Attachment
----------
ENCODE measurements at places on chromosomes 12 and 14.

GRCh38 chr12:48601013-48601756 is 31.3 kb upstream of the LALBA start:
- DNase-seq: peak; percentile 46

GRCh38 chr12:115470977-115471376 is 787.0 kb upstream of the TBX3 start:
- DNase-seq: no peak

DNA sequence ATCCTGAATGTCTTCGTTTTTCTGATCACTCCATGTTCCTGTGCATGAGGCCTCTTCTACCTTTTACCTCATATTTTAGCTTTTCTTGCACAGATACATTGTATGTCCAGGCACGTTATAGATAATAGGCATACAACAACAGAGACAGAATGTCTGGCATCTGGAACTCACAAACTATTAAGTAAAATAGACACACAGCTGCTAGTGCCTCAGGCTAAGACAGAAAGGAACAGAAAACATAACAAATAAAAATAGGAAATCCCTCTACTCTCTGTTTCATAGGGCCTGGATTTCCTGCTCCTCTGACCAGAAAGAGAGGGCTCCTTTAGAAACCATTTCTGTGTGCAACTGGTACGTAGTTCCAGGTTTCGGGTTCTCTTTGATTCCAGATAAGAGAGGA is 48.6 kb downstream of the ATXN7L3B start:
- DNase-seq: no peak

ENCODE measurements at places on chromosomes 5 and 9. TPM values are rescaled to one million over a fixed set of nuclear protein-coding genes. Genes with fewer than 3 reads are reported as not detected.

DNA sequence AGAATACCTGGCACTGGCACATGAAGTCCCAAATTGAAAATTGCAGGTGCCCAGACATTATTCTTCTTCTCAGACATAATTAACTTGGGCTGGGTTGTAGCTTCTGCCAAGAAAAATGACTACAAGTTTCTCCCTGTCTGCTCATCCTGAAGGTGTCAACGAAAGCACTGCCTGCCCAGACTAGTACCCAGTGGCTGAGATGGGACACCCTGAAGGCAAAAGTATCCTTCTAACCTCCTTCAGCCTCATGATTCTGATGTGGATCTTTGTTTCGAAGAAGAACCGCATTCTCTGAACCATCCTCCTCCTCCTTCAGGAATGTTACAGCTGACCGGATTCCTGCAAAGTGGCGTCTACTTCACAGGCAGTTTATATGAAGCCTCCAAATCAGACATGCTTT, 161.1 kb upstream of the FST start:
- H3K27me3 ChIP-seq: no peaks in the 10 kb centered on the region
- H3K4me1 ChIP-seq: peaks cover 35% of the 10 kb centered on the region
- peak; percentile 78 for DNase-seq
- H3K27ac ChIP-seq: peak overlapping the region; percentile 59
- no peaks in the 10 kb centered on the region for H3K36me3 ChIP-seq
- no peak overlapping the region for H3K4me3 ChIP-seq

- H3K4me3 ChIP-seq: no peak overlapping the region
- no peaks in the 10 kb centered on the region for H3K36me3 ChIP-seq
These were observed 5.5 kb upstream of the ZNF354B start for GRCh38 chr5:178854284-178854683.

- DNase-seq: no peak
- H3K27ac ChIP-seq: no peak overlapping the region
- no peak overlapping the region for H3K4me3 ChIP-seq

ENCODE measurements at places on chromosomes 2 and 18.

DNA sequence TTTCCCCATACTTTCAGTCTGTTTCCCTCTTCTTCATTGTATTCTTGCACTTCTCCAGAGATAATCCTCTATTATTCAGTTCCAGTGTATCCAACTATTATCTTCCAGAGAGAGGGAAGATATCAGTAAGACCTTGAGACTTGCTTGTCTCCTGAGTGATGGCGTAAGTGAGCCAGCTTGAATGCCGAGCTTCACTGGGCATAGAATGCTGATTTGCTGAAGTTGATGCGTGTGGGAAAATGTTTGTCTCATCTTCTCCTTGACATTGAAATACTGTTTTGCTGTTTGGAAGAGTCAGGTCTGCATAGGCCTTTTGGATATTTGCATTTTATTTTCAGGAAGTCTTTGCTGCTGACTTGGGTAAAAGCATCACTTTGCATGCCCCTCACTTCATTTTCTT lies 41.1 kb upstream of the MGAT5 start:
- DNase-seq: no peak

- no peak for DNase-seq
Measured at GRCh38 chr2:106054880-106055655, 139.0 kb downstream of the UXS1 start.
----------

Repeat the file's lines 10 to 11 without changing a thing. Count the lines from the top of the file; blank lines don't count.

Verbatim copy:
- H3K27me3 ChIP-seq: no peaks in the 10 kb centered on the region
- H3K4me1 ChIP-seq: peaks cover 35% of the 10 kb centered on the region